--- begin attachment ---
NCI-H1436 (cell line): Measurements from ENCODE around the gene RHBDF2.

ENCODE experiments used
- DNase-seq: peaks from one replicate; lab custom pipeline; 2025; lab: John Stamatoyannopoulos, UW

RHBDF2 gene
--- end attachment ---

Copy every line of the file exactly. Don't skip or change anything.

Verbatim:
NCI-H1436 (cell line): Measurements from ENCODE around the gene RHBDF2.

ENCODE experiments used
- DNase-seq: peaks from one replicate; lab custom pipeline; 2025; lab: John Stamatoyannopoulos, UW

RHBDF2 gene